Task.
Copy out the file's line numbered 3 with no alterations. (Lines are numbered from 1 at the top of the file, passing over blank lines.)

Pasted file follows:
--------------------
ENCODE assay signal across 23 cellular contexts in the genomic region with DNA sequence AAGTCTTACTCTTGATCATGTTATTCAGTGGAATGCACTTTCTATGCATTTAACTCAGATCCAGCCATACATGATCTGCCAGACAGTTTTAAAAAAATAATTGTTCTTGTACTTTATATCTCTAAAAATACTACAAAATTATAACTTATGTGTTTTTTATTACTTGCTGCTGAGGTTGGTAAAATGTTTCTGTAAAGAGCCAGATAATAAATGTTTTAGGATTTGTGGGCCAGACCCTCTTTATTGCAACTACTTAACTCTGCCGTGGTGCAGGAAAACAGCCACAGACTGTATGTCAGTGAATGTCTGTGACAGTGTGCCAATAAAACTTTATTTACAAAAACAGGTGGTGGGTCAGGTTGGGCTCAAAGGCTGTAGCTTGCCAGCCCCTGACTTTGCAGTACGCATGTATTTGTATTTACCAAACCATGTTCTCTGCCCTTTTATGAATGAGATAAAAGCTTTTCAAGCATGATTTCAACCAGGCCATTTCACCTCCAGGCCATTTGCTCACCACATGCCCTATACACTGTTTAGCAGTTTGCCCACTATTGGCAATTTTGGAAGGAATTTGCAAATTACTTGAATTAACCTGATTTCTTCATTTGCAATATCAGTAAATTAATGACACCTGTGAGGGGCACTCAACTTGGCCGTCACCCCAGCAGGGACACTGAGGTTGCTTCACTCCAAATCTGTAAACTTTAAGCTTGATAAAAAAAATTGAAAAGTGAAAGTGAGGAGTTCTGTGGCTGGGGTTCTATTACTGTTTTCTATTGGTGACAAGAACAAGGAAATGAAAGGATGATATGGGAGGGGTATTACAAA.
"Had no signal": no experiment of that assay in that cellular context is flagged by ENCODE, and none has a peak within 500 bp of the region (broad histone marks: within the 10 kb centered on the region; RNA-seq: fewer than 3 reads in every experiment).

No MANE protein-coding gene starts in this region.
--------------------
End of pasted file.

No MANE protein-coding gene starts in this region.